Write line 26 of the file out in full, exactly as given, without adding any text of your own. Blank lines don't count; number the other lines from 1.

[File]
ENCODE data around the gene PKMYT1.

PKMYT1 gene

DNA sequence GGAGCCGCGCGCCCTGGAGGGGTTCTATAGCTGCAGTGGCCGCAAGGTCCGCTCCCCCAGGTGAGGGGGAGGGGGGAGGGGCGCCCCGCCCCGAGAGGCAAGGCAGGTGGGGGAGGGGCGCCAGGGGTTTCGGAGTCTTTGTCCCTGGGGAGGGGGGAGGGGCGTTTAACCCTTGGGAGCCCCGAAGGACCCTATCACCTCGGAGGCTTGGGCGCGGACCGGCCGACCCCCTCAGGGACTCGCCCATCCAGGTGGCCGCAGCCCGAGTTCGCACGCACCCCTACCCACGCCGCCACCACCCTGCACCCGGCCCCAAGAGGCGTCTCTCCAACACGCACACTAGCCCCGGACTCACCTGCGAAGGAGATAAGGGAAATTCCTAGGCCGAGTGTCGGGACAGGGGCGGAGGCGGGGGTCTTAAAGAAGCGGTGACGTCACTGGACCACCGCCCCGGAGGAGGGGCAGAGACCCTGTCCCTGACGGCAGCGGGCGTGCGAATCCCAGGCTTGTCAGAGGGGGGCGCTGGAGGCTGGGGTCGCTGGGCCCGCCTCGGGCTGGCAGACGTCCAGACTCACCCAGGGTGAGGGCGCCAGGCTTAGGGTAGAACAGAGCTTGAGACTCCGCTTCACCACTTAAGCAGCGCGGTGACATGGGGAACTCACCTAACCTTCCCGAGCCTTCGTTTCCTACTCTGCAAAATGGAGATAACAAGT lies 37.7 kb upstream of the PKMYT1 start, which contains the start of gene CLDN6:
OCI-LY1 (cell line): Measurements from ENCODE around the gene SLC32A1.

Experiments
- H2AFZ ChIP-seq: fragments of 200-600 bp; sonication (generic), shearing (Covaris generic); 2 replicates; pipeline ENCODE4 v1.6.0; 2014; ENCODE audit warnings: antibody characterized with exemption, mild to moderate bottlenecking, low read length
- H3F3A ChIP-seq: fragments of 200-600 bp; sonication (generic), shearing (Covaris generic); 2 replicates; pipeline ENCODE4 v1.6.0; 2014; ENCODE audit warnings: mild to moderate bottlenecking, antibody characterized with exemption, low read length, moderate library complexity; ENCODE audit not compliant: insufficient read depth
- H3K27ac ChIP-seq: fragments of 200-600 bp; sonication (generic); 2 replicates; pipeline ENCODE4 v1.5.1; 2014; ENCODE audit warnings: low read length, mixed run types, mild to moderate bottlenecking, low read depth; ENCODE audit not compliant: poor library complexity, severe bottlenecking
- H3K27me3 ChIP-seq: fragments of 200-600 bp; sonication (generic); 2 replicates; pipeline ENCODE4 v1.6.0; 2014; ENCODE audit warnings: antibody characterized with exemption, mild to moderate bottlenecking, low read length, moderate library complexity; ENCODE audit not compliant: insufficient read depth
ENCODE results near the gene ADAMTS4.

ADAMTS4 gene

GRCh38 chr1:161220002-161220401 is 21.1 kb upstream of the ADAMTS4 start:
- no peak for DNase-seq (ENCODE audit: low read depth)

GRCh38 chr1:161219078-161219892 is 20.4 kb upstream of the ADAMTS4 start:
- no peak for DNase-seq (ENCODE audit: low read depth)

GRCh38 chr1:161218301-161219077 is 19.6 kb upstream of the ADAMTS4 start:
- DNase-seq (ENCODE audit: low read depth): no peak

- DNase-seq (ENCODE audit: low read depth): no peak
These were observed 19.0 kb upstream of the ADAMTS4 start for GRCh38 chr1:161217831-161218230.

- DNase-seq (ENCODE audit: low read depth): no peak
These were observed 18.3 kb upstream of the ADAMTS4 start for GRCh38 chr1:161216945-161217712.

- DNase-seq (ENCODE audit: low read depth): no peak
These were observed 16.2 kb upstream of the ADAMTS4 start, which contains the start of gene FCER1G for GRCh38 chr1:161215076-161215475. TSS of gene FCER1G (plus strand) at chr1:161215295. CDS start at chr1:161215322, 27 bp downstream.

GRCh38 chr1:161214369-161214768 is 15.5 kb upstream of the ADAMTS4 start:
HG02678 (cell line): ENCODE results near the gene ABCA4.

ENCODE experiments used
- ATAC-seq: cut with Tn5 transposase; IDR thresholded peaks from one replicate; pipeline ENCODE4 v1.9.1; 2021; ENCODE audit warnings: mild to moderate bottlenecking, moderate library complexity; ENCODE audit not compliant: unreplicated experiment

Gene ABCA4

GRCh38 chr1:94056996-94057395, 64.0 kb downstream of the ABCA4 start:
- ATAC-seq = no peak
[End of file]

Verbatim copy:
ENCODE experiments used